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Патент USA US2405630

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Aug. 13, 1946.
Filed April 20, 1944
' 2,405,630
Patented Aug. 13,- 1946
cuL'rIvA'roR WHEEL
Andrew B. Allen, Ochre River, Manitoba, Canada
Application April 20, 1944, Serial No. 531,894
3 Claims.
(Cl. 97-217)
My invention relates to cultivator wheels de
ceed to perform a deep curvature, so that the
signed to be mounted in line upon a shaft posi
Wheel as-a-whole may be properly described as
tioned diagonally to the direction of travel, pre
cisely in the manner that conventional cultivator
The outer ends 8 of the spokes are rabbeted
discs are mounted, an object of this invention 5 to receive the rim 9, which is secured to the
being to provide a device of the character here
spokes by means of the nut and bolt assemblies
within described by means of which a more effi
cient weed exterminating operation vmay be car'
ried out in one stroke of the implement to which
my wheels are attached.
A further object of my invention is to provide
in, the rim being edge-sharpened as clearly illus
trated in» the accompanying Figure 2.
Although the spokes 6 may beof roundtrans~
10 verse cross-section, 0r of any other desired trans
verse cross-section, it is to be noted from Figures
3 and 4 that the spokes are shaped to a trans
verse cross-sectional con?guration such as pro
vides a longitudinal edge H to facilitate the
vator, is of rugged construction, and is provided 15 penetration or entrance of the spokes into the
with a detachable rim capable of being sharp
ground while the wheels are rotating askew in
a device of the character herewithin described
which is simpli?ed, self -cleaning, can be attached
readily to the diagonal shafthof any disc culti
ened or replaced.
With the above more important objects in view
and such other minor’objects as may appear as
the direction of the arrow I2 when the cultivator
superstructure is being pulled in the direction‘
of the arrows t3.
the speci?cation proceeds, my invention consists 20 It is-to ,7 be understood that my cultivating
essentially in the arrangement and construction
wheels rotate just as do conventional cultivating
of parts all as hereinafter more particularly de
discs when mounted at spaced intervals upon a
scribed, reference being had to the accompany
disc shaft 3 having the conventional ground wheel
ing drawing, in which:
l4‘ keyed to the end thereof. However, since I
Figure l is a view of one of my cultivator 25 deem it desirable for the purpose of reducing draft
wheels in the plane of its rotation.
that the spokes should penetrate the ground with
Figure 2 is a section on the line 2-—2 of Figure 1.
as little resistance as possible, it is to be under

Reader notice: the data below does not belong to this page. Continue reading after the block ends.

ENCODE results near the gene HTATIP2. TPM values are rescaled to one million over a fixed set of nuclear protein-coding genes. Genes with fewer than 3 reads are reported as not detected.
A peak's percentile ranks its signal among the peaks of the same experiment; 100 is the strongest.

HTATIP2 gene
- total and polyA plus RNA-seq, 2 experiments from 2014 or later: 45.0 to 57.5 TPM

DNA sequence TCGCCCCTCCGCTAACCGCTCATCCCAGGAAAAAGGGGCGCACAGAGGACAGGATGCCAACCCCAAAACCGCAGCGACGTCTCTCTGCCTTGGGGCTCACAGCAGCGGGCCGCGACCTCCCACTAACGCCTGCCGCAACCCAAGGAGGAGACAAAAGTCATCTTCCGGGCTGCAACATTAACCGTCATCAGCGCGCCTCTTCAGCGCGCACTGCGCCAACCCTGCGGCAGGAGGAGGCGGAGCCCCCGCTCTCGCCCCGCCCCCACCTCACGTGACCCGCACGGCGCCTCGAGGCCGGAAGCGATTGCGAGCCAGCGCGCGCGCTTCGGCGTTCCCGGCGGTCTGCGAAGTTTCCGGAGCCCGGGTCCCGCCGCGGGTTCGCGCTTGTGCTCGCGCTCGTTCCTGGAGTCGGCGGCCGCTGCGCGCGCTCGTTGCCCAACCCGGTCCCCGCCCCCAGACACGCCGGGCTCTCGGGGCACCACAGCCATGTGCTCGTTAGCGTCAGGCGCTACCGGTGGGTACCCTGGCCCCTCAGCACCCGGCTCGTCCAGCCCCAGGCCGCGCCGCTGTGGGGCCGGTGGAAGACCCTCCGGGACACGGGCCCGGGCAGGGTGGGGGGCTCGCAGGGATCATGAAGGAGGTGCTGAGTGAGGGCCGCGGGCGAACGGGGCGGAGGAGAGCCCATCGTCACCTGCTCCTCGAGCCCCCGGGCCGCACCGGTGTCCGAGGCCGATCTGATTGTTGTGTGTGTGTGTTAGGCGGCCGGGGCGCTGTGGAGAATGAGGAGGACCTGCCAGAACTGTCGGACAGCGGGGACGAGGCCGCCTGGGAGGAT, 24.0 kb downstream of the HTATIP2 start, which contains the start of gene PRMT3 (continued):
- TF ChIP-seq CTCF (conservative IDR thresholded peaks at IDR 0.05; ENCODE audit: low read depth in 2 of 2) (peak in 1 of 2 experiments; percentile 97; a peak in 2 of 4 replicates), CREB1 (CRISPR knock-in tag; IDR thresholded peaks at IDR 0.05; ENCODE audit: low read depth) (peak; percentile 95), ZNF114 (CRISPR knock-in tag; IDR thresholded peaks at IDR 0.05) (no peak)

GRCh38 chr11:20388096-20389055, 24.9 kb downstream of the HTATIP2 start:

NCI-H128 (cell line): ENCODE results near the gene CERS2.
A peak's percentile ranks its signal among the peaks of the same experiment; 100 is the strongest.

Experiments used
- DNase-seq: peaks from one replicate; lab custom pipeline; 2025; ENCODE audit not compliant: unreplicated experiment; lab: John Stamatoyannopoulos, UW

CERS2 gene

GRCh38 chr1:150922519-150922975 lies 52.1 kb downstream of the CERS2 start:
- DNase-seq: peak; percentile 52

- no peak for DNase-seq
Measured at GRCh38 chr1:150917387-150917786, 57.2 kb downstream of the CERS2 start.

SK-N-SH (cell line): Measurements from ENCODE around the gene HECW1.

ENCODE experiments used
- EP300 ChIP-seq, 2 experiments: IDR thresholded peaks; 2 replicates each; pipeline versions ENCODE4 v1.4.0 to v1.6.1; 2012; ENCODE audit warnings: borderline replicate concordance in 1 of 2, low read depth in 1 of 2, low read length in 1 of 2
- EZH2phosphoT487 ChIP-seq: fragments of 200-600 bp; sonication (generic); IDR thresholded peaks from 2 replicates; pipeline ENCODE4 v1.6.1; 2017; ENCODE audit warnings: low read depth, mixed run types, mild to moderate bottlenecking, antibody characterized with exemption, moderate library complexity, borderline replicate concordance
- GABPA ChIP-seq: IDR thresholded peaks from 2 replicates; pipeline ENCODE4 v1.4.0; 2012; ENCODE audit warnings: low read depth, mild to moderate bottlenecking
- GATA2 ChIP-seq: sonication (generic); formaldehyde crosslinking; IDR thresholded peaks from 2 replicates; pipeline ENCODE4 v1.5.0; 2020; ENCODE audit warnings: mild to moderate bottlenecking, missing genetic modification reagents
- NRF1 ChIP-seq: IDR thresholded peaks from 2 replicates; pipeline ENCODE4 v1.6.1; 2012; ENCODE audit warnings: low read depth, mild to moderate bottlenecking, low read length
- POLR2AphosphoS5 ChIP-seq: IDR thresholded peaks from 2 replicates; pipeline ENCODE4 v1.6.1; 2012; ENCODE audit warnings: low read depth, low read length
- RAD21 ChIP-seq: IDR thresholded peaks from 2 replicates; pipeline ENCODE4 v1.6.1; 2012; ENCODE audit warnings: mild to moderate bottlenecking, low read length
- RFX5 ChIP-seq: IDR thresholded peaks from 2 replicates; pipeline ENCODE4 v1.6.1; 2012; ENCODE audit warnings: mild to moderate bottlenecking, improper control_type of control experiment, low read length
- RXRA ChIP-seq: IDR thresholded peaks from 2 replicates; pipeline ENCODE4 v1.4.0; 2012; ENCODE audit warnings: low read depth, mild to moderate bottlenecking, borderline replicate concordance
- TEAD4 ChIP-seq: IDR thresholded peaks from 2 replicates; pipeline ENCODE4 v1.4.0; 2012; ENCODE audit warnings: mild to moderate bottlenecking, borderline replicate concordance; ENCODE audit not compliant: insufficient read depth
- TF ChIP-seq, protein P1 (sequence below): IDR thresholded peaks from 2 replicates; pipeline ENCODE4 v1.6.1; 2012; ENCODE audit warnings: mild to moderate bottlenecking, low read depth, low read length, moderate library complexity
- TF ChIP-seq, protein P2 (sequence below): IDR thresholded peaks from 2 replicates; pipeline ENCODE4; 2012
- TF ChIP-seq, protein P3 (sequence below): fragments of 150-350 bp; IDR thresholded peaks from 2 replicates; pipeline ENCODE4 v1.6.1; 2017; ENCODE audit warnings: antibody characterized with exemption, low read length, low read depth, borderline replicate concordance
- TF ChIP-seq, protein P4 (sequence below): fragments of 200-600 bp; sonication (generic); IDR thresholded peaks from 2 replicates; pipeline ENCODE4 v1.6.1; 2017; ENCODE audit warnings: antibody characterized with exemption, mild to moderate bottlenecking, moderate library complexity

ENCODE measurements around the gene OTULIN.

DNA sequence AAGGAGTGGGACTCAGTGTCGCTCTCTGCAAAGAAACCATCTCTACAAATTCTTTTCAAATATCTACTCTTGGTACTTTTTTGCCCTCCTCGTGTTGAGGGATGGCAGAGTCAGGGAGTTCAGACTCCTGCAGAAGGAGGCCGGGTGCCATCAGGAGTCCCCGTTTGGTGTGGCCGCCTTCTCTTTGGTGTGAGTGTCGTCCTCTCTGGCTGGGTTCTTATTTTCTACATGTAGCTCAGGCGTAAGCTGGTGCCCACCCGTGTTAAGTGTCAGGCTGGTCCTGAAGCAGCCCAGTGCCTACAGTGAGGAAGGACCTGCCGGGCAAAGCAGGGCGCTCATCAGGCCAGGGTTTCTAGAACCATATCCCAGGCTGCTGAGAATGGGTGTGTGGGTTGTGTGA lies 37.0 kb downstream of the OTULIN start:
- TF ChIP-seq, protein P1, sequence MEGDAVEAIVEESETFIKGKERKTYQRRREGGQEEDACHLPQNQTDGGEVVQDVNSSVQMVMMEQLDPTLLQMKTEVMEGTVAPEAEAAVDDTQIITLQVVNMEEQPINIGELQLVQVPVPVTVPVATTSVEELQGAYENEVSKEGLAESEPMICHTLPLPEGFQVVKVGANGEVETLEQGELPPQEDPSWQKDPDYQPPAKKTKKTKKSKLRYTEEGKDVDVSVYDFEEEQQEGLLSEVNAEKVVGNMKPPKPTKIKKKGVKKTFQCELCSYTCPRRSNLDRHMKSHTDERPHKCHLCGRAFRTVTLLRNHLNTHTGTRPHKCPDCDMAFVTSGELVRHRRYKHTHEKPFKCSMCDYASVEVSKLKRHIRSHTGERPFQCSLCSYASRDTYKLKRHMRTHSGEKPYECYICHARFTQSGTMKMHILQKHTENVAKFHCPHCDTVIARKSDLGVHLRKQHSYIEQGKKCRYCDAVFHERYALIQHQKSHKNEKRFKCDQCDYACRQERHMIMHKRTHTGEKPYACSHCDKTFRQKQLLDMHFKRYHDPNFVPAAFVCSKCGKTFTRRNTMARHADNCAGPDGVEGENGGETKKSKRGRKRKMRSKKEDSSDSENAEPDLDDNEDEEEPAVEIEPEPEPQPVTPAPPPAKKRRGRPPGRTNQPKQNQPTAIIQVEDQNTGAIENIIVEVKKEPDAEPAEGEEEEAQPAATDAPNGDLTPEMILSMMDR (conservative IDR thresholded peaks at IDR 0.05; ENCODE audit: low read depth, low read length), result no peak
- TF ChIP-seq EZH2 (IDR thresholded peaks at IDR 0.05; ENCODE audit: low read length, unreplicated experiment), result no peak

Figure 3 is a section on the line 3-—3 of Figure 1.
stood that the longitudinal edges II are so posi
Figure 4 is a schematic plan embodying a skele
tioned that they will enter the ground ?rst as the
tal representation of the essential parts of a disc 30 wheels roll forward.
cultivator superstructure, viz. the draw bar, di- '
Since the cultivator wheels are positioned di
agonal shaft, and the ground wheel thereof, and
agonally, or askew with respect to the direction
illustrating my cultivator wheels in situ thereon.
of travel of cultivator superstructure, it will be
In the drawing like characters of reference in
apparent that in order to design spokes of a
dicate corresponding parts in the different ?gures. 35 transverse cross-section such as will reduce draft
To describe ?rst one of my cultivator wheels
to a minimum, the longitudinal edges H thereof
per se, the same will be seen to comprise a con
centric hub ! provided with a squared central
aperture 2 designed to engage the conventional
must be on the convex side of the neutral plane
of the wheel as-a-whole, and such plane I have
indicated in the accompanying Figure 2 by the
squared, horizontal, and diagonally disposed disc 40 numeral l5. In fact, as a consideration of Fig
ure 2 will indicate, the heavy boundaryline E6
formed integral with the hub, and being pro
of the downwardly extending spokes B repre
shaft 3, a sleeve 4 functioning as a spacer being
vided for the purpose of spacing the several wheels
sents the edge I l of that spoke.
In the accompanying Figure 4, I have en
accompanying Figure 4, the sleeve 4 functioning 45 deavored to indicate the manner in which the
in precisely the same manner as the spacing
edges H of the spokes enter the ground ?rst,
sleeves which are commonly inserted between